“Boy’s got balls,” Regina said as she heaved up to her feet, a pair of white wedge sandals in one hand. “No one in the history of…ever…has told your dad ‘no’. About anything.”
“I know.” An unexpected shiver went up her spine.
“That’s more than a little hot,” Regina said, and went to the floor-length mirror to step into the shoes and check her reflection.
“I know,” Delta repeated. Even if she loved him all the more for it, she was drowning in the pressures of this wedding already – she didn’t want Mike to create more.
Downstairs, the house had been transformed into a museum of candles. They covered every solid flat surface: tall tapers and squat fat ones, tea lights and round ones shaped like globes. All were white and all were ready to be lit the moment darkness fell. The gardens in the book looked much the same. Two long linen-covered buffet tables had been set up to accommodate finger foods and wine glasses. Stakes had been driven into the mulch to support the strands and strands of white twinkle lights that had been used to create a canopy of faux stars overhead. The fountain bubbled, the flowers bloomed with riotous color, and her mother’s sculpture glistened copper in the center of everything. Lit paper lanterns lined the walkways and the yard was a fairy land.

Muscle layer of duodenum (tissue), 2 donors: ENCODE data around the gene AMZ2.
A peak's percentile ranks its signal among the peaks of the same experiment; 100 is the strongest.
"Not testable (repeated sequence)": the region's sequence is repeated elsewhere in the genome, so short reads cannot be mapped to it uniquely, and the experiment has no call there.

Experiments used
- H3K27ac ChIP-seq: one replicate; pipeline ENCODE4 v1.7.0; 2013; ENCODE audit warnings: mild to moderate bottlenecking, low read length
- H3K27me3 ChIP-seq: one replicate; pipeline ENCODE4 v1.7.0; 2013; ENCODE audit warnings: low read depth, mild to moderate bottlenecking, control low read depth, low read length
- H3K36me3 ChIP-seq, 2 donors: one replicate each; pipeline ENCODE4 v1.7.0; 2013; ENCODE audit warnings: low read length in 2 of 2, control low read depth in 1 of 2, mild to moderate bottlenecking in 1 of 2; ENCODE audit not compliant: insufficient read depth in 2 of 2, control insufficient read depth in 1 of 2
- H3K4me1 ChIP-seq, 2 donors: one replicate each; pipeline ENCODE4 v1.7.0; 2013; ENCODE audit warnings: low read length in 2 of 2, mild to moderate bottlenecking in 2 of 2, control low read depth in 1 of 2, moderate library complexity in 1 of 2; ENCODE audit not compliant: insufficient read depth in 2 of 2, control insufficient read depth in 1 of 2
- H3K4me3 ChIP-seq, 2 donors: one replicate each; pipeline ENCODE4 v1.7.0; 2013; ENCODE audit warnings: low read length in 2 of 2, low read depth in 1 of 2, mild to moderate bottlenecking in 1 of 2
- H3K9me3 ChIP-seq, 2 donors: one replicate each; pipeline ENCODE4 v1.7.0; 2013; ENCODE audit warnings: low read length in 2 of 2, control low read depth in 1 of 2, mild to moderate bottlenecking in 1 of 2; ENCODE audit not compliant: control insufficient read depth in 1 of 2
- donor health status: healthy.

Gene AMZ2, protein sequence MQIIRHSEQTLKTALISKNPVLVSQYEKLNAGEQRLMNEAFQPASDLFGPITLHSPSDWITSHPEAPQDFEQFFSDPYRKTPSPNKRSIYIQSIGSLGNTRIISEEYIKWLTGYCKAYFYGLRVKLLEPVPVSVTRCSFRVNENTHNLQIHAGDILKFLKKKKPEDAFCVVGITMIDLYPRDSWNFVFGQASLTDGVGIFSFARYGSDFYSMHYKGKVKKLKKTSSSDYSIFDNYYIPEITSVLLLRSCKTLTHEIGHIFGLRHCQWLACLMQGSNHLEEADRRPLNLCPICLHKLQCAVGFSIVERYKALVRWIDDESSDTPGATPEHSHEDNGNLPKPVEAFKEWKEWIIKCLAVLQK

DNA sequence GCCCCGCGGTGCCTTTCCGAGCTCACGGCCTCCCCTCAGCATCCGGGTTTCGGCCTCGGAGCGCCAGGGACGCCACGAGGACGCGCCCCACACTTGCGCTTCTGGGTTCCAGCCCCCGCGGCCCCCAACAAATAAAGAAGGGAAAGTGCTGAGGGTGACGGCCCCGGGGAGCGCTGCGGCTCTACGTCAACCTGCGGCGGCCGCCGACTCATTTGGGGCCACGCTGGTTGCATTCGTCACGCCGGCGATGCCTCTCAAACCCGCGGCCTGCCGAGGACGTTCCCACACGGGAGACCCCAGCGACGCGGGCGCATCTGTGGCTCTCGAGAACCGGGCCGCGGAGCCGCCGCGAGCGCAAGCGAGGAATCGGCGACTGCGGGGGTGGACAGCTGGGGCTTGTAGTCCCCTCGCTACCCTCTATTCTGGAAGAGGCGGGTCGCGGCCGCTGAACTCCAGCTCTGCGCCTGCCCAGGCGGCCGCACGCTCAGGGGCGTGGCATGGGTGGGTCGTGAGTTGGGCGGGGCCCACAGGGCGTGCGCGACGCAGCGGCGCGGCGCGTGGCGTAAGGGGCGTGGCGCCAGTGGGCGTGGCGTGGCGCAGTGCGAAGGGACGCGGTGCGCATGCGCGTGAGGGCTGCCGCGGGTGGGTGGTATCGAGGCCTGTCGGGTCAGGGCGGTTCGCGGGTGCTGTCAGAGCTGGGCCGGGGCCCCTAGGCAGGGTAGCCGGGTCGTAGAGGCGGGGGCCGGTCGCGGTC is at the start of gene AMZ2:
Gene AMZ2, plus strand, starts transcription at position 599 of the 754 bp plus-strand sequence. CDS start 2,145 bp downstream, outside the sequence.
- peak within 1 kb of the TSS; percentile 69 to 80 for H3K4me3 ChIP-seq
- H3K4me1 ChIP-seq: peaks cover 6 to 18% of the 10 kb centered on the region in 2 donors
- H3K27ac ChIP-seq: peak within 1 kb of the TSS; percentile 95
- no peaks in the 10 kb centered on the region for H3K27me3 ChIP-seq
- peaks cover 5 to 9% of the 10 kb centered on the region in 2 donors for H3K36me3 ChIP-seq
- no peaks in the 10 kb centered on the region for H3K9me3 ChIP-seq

It was a little bit ridiculous.
Delta laced her fingers through Mike’s as he whistled.
“We got engaged a year ago. How can an engagement party now be this huge?”
“You haven’t figured that out by now? My family does everything huge.”
“This looks like…”
“Disneyworld, I know.”
He sighed. “It’s gonna keep getting worse, isn’t it?”
Regina had been strolling through the yard, taking it in, and headed toward them, already finished with her first glass of White Zin; she’d filled it to the rim against the caterer’s frowning look. “So, Mike,” she said as she drew up to them, and Delta recognized the twinkle in her eye. “Will all your groomsmen be here?”